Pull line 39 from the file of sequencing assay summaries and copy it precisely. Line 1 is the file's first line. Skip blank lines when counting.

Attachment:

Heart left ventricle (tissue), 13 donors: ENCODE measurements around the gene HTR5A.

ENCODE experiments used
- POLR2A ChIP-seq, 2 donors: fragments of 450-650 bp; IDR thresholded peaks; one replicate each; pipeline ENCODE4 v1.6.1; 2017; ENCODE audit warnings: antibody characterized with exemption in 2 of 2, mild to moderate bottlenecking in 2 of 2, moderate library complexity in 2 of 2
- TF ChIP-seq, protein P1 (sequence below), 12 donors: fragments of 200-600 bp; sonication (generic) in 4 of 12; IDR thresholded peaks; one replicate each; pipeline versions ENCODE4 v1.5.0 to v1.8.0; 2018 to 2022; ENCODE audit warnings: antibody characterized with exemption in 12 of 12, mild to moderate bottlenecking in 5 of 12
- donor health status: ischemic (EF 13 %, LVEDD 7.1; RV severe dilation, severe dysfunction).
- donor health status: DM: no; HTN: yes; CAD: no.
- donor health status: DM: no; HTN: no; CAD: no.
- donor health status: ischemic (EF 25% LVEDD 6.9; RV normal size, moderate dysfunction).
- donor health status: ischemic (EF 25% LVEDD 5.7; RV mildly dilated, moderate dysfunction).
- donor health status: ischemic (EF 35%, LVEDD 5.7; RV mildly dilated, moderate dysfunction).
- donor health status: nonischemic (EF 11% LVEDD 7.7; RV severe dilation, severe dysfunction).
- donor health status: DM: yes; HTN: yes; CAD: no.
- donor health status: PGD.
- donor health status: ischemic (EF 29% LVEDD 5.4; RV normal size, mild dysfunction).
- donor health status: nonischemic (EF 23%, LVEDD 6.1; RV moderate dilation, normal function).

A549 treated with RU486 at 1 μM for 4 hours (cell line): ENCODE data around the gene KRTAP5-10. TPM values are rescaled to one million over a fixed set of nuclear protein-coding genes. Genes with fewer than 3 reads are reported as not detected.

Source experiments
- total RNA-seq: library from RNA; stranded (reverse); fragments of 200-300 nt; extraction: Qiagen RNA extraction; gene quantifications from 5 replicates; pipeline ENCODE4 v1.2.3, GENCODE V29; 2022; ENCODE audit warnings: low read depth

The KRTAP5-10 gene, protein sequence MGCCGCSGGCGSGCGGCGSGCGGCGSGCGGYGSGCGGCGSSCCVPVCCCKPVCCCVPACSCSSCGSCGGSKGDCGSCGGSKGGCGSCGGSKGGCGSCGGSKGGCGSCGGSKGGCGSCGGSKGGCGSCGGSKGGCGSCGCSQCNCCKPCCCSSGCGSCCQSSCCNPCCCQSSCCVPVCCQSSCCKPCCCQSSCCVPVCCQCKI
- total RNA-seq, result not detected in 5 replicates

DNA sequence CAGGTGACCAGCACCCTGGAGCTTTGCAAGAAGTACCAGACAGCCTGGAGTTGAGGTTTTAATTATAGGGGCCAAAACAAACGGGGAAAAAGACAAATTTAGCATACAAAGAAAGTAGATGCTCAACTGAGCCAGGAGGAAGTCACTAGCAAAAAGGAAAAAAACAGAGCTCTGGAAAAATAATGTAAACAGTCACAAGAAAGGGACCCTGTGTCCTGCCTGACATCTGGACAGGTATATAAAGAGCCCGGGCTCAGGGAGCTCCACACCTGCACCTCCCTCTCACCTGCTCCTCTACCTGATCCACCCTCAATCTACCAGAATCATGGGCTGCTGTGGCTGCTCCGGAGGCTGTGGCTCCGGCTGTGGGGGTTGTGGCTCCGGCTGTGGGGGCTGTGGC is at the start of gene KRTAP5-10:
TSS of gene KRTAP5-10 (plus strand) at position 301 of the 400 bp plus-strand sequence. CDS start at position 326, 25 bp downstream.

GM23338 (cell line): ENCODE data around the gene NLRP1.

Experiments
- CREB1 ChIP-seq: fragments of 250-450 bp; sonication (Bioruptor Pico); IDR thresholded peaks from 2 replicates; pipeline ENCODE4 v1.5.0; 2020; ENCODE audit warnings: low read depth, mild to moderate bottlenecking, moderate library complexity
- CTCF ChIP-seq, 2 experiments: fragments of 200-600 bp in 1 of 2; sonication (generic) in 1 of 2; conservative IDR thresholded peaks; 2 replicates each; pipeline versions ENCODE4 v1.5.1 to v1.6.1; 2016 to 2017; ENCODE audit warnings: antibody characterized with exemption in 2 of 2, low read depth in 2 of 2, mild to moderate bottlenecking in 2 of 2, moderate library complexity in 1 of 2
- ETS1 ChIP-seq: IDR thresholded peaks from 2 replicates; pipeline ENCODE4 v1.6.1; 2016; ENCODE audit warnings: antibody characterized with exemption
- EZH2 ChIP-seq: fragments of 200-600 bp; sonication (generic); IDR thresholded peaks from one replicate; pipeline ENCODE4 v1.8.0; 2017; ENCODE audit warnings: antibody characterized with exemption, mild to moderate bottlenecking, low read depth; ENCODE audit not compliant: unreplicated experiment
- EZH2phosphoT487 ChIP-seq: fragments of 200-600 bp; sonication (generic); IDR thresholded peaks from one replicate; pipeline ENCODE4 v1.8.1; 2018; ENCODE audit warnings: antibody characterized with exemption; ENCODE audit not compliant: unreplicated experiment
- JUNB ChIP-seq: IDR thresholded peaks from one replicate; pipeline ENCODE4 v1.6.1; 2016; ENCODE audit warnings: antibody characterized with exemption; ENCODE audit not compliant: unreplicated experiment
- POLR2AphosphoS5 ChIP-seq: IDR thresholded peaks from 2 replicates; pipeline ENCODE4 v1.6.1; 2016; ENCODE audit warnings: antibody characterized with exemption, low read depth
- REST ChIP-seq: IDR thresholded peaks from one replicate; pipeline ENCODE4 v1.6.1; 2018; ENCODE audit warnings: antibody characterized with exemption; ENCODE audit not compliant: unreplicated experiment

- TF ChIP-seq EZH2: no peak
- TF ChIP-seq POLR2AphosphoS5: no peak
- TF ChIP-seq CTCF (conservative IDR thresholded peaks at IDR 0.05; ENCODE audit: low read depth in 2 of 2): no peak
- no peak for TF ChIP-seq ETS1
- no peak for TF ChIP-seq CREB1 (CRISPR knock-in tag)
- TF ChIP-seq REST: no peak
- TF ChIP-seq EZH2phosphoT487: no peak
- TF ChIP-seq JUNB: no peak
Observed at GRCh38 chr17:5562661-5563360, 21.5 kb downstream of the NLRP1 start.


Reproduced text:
- TF ChIP-seq EZH2phosphoT487: no peak